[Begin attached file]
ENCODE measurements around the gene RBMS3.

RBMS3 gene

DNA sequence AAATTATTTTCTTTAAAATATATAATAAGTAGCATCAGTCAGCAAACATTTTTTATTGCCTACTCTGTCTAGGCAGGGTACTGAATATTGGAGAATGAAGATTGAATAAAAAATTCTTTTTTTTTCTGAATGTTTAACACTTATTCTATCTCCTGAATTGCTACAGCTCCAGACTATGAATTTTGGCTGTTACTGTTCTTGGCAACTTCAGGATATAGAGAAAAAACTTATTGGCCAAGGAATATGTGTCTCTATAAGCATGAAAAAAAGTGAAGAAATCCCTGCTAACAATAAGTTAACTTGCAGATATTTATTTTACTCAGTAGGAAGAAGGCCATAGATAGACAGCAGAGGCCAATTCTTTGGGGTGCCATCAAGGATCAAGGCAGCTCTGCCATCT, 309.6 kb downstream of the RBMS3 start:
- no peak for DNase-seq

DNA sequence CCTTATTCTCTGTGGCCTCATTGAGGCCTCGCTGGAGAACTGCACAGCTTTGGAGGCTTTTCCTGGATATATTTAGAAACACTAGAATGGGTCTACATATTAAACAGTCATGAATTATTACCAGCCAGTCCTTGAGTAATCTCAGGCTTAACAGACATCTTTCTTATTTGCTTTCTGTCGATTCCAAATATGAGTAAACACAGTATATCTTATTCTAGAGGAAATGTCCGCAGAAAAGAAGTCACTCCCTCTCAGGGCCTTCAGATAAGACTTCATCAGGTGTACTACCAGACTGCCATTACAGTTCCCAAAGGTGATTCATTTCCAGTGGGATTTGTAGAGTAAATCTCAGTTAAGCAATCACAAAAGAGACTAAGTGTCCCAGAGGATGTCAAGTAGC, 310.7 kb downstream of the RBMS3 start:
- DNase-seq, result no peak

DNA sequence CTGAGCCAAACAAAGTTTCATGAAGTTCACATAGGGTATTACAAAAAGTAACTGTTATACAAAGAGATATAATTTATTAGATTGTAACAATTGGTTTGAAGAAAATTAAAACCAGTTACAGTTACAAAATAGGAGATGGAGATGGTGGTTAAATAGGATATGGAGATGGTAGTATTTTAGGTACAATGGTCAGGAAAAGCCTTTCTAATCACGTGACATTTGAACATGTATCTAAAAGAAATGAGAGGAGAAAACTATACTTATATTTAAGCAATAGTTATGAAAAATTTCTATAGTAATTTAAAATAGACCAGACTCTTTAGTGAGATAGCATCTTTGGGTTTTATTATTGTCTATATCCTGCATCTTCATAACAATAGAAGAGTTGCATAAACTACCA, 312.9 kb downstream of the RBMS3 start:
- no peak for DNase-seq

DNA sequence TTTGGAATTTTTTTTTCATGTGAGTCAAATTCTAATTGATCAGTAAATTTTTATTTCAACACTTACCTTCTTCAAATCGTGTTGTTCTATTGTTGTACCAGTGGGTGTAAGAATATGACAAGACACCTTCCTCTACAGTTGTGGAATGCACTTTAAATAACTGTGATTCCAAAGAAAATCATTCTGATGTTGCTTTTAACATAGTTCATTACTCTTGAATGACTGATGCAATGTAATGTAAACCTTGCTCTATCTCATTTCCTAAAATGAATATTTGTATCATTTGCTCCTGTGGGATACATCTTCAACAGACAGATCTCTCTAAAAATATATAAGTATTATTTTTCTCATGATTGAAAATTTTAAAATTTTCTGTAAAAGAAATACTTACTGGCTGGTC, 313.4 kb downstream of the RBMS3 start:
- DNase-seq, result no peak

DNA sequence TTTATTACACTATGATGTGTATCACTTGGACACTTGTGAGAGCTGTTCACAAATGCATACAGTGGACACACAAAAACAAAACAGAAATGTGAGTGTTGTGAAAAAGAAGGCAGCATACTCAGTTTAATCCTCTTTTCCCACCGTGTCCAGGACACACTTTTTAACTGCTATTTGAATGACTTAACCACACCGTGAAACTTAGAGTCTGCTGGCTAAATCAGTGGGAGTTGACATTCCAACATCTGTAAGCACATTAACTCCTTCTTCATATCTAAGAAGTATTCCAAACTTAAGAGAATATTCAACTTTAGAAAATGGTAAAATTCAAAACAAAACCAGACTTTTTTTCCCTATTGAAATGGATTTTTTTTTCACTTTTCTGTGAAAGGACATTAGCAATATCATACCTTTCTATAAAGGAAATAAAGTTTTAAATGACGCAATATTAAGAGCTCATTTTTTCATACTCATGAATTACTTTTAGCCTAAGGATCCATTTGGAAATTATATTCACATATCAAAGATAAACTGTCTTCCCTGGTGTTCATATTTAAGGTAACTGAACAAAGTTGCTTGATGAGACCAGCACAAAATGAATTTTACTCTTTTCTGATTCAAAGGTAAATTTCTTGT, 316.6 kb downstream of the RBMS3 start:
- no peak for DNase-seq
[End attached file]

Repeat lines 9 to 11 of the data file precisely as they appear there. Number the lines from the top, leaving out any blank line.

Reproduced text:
DNA sequence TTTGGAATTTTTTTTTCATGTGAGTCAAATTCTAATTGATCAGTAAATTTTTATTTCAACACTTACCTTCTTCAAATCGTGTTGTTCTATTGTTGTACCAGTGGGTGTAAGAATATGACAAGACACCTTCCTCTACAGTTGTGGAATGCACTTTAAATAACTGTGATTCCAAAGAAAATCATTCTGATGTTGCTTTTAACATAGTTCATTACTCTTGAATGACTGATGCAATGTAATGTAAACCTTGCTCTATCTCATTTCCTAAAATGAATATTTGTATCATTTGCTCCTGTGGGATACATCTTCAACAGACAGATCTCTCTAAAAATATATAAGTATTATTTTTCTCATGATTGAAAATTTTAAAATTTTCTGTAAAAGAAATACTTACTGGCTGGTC, 313.4 kb downstream of the RBMS3 start:
- DNase-seq, result no peak

DNA sequence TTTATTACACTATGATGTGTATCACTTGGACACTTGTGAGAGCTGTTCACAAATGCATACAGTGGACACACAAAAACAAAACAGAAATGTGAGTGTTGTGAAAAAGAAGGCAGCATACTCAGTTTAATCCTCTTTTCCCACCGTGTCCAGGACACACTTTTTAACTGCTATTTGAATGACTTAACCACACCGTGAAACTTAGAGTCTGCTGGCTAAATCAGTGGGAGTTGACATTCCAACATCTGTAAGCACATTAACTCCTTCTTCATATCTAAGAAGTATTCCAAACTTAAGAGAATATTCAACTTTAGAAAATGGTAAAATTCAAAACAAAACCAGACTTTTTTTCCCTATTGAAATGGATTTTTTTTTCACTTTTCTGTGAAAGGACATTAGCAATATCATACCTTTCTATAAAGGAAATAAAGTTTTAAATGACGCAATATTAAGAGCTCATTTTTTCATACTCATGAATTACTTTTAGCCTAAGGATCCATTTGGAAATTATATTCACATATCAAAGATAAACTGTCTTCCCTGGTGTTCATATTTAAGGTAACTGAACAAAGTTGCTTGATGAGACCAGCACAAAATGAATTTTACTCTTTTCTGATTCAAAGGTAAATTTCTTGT, 316.6 kb downstream of the RBMS3 start: